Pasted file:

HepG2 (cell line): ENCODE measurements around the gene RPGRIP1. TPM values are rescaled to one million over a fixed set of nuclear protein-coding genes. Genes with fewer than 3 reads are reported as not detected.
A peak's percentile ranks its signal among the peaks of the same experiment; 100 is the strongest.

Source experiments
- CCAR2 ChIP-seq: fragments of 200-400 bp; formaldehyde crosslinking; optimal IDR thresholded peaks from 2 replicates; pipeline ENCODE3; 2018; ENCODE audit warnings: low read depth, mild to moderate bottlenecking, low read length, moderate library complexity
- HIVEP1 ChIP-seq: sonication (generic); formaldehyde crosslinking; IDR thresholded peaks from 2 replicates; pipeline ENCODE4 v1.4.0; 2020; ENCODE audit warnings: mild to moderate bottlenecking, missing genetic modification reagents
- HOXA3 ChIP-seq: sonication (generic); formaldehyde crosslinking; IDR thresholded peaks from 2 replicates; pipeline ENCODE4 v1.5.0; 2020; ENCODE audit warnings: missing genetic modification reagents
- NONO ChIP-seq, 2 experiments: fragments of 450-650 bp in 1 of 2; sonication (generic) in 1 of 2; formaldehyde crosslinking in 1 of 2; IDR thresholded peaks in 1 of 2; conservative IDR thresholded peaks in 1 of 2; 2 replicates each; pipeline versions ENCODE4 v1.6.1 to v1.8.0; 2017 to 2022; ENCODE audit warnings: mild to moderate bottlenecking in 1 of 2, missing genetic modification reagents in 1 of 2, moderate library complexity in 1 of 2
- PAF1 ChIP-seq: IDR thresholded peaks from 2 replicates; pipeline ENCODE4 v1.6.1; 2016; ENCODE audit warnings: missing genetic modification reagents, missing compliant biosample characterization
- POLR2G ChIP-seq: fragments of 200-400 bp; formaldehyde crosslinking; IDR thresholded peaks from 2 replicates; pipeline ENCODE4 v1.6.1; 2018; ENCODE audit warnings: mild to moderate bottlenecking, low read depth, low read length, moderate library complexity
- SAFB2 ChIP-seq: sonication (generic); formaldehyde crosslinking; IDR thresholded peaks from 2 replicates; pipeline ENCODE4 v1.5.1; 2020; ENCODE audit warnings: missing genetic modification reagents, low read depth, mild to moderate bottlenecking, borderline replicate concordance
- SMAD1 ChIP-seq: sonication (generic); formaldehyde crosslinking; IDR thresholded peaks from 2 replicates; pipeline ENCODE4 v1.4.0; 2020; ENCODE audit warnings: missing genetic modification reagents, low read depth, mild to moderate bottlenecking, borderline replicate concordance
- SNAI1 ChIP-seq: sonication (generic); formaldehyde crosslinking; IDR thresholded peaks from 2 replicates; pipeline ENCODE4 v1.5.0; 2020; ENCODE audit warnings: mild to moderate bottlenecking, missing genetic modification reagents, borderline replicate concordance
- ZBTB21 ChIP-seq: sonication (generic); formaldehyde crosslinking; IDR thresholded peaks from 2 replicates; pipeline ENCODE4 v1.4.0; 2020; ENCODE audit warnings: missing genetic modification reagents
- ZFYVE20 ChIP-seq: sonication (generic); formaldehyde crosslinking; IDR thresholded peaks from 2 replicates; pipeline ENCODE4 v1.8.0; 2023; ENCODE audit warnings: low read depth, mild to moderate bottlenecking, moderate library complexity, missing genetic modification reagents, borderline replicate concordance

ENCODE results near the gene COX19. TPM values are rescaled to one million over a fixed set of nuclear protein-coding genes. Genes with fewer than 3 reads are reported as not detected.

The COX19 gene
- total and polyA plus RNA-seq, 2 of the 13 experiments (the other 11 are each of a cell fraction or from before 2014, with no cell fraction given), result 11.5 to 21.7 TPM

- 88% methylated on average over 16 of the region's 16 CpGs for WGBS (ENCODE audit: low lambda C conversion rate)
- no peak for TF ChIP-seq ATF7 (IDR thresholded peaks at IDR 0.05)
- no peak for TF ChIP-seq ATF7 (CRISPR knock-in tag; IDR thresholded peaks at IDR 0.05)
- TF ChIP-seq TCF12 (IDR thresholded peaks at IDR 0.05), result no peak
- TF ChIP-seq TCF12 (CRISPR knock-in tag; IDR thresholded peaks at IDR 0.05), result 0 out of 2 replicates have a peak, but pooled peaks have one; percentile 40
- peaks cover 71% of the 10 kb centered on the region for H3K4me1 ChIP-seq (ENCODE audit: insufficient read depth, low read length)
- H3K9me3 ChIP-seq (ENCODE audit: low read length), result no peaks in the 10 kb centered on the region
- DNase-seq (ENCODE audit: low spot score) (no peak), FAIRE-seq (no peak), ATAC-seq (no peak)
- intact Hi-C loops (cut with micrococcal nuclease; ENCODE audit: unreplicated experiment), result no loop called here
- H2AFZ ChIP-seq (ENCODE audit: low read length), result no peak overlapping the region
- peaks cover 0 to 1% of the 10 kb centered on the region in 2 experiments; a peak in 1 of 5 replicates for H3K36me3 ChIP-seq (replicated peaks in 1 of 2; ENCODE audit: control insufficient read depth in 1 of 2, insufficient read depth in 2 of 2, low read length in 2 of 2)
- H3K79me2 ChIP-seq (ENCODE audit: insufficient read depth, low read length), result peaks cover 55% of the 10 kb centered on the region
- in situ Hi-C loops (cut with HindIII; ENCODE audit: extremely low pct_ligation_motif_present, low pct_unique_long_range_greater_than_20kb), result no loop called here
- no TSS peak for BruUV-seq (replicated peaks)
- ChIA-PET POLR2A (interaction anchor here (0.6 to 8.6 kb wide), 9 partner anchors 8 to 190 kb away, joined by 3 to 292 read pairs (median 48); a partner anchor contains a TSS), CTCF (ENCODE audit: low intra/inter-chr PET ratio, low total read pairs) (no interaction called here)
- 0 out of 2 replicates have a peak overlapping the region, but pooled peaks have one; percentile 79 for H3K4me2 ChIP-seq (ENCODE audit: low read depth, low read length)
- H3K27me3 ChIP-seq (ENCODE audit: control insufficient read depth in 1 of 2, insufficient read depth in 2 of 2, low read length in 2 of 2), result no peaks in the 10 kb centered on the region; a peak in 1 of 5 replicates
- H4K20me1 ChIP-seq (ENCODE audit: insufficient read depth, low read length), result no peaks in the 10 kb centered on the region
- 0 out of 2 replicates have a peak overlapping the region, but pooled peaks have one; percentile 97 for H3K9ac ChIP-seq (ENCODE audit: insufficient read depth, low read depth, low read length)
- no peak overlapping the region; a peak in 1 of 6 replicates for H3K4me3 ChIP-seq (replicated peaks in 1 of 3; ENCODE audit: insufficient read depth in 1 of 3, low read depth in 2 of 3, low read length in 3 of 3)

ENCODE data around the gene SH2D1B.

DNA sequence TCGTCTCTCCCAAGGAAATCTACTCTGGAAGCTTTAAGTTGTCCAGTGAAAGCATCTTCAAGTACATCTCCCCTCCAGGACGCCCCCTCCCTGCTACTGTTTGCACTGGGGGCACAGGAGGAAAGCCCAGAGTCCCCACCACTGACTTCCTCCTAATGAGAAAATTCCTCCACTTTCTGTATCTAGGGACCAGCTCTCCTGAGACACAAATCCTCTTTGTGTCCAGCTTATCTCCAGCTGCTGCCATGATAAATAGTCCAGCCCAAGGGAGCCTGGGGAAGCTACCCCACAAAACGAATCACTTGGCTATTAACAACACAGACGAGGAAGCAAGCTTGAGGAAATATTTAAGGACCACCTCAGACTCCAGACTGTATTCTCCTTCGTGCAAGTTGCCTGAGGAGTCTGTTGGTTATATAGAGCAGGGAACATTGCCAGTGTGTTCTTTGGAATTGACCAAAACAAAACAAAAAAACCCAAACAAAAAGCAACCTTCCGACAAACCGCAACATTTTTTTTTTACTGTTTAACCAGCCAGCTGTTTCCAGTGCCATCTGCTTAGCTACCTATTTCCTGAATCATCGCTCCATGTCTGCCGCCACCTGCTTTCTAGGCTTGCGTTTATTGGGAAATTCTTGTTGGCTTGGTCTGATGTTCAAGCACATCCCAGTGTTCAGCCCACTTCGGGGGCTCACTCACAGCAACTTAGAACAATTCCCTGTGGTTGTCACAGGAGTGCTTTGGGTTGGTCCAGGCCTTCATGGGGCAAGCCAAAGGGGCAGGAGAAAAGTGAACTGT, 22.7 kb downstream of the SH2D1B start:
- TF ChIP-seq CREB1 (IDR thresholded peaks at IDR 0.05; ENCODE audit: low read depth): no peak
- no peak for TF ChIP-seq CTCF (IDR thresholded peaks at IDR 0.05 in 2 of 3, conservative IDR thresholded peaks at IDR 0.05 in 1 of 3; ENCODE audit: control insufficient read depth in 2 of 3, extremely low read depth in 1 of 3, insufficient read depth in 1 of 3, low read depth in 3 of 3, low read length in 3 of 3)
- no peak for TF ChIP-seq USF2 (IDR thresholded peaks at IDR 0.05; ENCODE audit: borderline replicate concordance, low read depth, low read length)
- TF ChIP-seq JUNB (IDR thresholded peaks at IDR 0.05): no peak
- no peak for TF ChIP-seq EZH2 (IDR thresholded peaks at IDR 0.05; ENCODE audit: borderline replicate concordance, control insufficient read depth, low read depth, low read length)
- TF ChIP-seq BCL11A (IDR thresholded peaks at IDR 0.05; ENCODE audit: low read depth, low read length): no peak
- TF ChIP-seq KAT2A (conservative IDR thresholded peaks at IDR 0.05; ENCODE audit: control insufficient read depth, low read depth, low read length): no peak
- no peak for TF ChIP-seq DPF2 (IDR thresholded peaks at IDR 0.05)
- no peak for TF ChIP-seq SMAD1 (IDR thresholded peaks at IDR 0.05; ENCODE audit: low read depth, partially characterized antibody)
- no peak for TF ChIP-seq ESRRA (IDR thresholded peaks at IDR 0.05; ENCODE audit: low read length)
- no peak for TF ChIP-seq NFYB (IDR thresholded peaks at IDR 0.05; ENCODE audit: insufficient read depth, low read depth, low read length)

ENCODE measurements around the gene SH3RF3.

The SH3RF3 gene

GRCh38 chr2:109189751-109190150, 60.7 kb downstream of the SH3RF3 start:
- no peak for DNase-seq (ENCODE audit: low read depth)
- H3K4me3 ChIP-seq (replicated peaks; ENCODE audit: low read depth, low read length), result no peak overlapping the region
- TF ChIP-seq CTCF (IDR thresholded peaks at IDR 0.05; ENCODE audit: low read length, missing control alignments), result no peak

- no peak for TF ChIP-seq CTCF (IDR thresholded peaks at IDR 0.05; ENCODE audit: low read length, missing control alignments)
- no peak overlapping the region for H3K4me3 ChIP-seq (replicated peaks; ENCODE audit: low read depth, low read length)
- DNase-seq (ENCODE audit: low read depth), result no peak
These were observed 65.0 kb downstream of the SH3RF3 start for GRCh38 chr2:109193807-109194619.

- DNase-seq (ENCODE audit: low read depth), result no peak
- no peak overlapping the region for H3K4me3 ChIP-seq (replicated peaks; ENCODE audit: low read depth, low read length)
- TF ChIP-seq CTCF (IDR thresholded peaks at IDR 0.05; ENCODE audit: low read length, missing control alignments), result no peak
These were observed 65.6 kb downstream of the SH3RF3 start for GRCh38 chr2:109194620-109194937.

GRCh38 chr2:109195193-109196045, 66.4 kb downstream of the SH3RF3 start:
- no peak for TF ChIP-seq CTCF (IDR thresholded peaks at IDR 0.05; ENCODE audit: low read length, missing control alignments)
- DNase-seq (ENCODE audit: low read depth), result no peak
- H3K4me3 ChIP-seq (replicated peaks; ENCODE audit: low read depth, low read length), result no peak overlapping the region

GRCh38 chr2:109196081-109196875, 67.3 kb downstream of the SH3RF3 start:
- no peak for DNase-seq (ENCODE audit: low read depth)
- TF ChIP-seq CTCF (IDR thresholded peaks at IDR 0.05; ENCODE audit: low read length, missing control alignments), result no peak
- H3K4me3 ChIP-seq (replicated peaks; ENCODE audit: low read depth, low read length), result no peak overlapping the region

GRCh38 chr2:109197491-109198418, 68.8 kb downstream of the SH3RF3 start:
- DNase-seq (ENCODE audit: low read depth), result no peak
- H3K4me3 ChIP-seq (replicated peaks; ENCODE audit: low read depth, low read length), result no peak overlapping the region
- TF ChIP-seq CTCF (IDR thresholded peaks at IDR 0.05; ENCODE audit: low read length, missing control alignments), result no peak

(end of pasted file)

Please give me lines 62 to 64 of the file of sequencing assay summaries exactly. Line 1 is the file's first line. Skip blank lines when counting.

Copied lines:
- no peak overlapping the region for H3K4me3 ChIP-seq (replicated peaks; ENCODE audit: low read depth, low read length)
- TF ChIP-seq CTCF (IDR thresholded peaks at IDR 0.05; ENCODE audit: low read length, missing control alignments), result no peak
These were observed 65.6 kb downstream of the SH3RF3 start for GRCh38 chr2:109194620-109194937.